Goodspeed: What is a limited common element?

LINDA GOODSPEED
CORRESPONDENT
You will find these designations for your condo building in the condo association’s declaration or master deed.

QUESTION: I recently bought a condo and was told the purchase price included a parking space. Now I’m told the parking space I thought I owned is a limited common element. What does this mean?

ANSWER: In a condo association, there are three distinct elements of ownership: Common elements such as the building elevator and lobby that are used by all owners; unit specific elements that are the specific spot in which you live and is available only to you. This may include such things as exclusive roof rights available only to your unit or an assigned parking spot available only to your unit. The third element of ownership in a condo association includes the limited common elements available to all unit owners marks. This may include a parking lot available to all unit owners, but not with pre-assigned spaces.

You will find these designations for your condo building in the condo association’s declaration or master deed. Always read these documents carefully before purchasing a condo to make sure you understand what belongs to you and what belongs to the association. If a parking space is pre-assigned to your unit, it will be in these documents. If parking is a limited common element belonging to all unit owners, it will also be in these docs.

QUESTION: I just bought a condo. Since the association has a master insurance policy for the building, do I need to have another policy?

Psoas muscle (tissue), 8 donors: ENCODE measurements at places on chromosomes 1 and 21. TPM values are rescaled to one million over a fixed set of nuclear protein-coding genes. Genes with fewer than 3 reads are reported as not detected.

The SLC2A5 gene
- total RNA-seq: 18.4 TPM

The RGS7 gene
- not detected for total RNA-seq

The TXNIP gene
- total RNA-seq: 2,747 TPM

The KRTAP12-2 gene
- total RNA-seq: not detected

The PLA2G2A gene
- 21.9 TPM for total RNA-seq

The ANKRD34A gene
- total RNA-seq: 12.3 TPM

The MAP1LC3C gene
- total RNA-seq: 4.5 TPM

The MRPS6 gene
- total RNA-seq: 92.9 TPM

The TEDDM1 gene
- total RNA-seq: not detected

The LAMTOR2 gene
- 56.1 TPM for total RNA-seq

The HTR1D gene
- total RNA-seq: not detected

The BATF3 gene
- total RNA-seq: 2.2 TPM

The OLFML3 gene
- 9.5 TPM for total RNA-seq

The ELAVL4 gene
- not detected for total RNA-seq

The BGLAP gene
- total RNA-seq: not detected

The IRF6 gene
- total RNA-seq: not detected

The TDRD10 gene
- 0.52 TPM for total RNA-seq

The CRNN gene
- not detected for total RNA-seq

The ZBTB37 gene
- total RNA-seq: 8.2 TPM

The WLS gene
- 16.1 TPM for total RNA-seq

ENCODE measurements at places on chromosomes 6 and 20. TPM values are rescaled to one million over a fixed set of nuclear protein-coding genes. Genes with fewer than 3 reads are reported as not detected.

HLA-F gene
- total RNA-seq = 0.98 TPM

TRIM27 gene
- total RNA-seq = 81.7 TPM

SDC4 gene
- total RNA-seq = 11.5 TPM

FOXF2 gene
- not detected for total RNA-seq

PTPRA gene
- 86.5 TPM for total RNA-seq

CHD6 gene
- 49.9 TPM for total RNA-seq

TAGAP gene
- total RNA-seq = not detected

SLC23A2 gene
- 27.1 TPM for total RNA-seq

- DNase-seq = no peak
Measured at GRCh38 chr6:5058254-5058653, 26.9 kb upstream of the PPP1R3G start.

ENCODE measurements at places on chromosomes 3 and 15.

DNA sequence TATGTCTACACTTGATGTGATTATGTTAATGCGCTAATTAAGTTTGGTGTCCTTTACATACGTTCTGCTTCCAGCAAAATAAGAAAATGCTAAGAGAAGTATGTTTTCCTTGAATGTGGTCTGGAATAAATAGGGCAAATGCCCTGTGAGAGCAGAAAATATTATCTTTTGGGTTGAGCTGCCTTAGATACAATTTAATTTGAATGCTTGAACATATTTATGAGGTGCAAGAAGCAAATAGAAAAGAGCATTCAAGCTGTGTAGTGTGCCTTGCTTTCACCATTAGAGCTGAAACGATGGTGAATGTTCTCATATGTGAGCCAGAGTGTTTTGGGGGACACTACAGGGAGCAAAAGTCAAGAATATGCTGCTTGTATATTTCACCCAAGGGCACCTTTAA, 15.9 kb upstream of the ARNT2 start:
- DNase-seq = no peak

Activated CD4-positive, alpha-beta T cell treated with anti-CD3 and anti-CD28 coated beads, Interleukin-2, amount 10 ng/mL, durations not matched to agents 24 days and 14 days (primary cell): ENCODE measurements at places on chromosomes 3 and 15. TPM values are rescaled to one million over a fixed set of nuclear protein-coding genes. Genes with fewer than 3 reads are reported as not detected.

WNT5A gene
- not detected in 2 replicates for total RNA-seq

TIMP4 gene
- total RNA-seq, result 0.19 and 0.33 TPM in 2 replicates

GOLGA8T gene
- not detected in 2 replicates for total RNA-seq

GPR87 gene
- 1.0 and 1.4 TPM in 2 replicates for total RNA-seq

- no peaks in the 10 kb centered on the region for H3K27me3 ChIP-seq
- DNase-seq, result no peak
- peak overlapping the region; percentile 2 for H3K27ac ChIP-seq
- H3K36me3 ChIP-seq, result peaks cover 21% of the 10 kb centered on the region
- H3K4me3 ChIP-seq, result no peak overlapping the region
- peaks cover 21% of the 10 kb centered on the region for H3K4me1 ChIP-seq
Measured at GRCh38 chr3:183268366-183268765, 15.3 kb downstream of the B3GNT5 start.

ANSWER: Yes, this is a mistake many condo owners make. The association’s master insurance policy protects owners from damage to the common elements, such as shingles blowing off the roof during a windstorm, liability from people falling on icy building entrances or parking areas.

The master policy does not protect individual owners from damage to the interiors of their units or belongings – water damage to your ceiling from a leaky faucet in the unit above you, fire or smoke damage to your belongings, the theft of personal items, etc.

Condo owners should purchase an individual owner’s policy. Be sure to read the entire policy and understand your coverage. You want to make sure you have full replacement coverage. Typical deductions range from about $500 to $1,000. Also, the association’s policy will not provide coverage for personal liability or alternative living expenses should your unit become uninhabitable. Make sure you have this coverage in your individual policy.

Linda Goodspeed is a longtime real estate writer and author of “In and Out of Darkness.”